So How Do We Make It Work?
The pure Blue Mage idea may have problems moving to an MMO, but that’s not to say there isn’t merit to the idea. After all, Final Fantasy XI has the class. Theirs is a slightly different take on the class though, making it a melee-mage hybrid and limiting the Blue Mage to a loadout of only a handful of skills from their vast collection of borrowed power. Technically speaking we could just take this Blue Mage design, drop it into FFXIV and call it a day, but where’s the fun in that? Besides, we still have that problem of having an unwieldy amount of monster skills to choose from in our spellbook. How do we go about fixing this?
The obvious route would be to tie these monster skills to some sort of controllable flow. These skills would be gated to show up at set intervals, short enough that you felt like you were gaining new skills regularly but not so quickly that the list grows to an overwhelming level. Thankfully there’s already a good method in the game to serve as this skill gate: class and job quests. Each class and job already has these quests as part of their leveling flow which are designed to provide you with additional gear and the occasional skill as they continue your class/job storyline.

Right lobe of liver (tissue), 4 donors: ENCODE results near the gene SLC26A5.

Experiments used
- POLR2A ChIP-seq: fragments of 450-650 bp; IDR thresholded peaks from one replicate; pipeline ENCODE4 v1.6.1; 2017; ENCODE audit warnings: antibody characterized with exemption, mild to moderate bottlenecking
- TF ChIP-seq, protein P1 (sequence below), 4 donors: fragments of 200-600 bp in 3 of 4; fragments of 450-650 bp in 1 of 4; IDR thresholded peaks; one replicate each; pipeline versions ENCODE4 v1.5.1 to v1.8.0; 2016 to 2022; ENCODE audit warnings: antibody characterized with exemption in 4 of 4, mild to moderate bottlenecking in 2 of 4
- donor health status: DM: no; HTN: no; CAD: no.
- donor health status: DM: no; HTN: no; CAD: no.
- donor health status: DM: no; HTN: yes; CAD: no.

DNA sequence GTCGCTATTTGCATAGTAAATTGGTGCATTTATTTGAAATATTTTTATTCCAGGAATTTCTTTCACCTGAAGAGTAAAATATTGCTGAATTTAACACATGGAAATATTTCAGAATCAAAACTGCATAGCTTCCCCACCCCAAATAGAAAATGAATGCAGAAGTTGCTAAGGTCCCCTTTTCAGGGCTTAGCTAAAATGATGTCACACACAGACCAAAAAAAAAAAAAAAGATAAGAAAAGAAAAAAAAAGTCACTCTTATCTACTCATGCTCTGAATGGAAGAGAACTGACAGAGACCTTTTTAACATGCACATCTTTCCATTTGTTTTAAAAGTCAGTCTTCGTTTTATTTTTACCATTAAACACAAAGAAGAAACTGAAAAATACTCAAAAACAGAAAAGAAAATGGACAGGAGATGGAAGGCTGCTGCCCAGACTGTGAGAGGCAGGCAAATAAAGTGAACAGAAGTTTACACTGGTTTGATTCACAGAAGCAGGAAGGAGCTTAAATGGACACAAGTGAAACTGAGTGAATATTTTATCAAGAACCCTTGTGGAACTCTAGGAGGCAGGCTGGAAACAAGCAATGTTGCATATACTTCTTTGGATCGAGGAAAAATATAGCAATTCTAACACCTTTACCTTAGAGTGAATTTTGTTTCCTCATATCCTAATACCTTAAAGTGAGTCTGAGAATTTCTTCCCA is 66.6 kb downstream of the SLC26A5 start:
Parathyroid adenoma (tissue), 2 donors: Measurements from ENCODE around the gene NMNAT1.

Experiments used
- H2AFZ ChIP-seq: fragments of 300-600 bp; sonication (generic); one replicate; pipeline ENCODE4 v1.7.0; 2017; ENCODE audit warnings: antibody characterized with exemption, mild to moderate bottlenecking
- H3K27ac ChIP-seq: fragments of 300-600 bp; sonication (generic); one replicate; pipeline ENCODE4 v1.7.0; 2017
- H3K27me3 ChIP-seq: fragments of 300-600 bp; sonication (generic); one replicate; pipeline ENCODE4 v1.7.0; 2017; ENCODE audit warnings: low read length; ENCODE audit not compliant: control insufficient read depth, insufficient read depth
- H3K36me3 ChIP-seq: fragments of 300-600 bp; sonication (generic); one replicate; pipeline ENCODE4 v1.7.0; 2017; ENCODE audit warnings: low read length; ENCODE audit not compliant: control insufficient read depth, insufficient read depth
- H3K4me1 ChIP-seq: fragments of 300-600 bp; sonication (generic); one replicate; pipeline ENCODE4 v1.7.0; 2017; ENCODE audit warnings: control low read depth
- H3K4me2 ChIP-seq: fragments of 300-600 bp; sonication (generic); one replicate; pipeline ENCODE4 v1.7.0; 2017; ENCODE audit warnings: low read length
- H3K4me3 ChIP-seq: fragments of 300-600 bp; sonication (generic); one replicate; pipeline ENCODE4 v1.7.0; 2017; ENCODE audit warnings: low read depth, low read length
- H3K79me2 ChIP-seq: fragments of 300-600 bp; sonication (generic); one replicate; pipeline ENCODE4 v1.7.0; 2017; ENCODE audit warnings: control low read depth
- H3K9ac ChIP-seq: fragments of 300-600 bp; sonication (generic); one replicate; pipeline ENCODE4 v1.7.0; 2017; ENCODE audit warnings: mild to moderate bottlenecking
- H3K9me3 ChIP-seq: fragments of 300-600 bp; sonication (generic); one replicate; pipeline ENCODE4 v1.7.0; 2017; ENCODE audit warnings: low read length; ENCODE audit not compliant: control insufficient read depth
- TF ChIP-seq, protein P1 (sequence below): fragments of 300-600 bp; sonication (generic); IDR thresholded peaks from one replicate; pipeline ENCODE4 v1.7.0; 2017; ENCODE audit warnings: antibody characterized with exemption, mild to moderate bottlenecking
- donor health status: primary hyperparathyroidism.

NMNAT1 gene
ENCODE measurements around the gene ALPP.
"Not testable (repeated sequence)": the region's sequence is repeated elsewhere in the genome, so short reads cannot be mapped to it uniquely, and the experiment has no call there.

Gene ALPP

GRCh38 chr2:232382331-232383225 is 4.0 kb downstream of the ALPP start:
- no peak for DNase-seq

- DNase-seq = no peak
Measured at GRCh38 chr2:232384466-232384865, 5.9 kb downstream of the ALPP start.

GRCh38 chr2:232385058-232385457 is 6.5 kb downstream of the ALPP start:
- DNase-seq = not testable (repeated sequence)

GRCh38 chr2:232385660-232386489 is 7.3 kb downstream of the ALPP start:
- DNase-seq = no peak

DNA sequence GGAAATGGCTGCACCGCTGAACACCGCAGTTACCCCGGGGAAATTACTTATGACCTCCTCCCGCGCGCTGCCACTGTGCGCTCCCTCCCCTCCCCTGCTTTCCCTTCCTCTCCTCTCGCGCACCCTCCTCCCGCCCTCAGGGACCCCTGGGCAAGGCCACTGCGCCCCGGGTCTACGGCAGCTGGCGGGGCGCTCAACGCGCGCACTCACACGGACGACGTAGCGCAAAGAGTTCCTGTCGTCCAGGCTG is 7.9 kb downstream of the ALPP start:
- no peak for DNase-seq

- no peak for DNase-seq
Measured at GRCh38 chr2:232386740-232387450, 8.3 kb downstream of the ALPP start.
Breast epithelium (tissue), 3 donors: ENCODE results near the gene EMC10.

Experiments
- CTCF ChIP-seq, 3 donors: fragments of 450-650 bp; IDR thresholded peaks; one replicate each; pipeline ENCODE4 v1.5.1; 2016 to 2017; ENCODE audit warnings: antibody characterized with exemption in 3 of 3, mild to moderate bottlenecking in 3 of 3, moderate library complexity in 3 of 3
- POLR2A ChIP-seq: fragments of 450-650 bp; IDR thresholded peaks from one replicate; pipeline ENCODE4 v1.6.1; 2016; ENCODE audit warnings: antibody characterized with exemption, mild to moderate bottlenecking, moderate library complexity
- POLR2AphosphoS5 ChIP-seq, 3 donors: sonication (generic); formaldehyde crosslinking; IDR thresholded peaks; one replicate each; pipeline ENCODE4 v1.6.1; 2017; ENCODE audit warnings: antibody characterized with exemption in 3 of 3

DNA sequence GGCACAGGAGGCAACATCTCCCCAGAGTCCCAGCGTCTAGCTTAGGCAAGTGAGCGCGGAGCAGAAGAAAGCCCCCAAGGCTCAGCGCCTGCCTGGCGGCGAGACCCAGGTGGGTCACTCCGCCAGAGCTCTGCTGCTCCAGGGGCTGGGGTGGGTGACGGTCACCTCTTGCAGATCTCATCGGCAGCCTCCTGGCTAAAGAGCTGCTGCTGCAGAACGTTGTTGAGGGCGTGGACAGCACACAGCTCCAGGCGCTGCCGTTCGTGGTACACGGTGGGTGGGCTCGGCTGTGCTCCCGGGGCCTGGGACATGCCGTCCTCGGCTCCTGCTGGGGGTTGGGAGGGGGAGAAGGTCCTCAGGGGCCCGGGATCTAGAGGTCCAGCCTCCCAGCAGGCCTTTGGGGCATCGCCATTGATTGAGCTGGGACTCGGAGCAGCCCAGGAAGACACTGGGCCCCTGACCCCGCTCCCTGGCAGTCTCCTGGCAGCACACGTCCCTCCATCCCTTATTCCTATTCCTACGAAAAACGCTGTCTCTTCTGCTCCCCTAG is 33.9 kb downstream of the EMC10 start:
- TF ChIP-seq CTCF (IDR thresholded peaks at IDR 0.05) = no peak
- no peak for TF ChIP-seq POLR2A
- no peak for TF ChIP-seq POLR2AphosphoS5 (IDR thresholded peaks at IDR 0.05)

It would be a simple matter to tie something like this to a Blue Mage’s skills. Each quest, in addition to the story and gear, would involve the mage being sent off to draw power from one of Eorzea’s beasts to add to their repertoire. By doing this we can control how quickly a Blue Mage gains new powers for both the sake of balance and to simply keep the class manageable for newer MMO players.
Class, Job or Classless Job?
Of course the problem with that system is that if the class is built entirely on stolen magic from monsters, then that’s a whole lot of class quests we’d need to add to keep up with the skill count of another class. Solving this problem is relatively simple, but we have to make a decision: is Blue Mage a base class, a job with no base class like the three new Heavensward jobs, or is it a Job branching off an existing base class?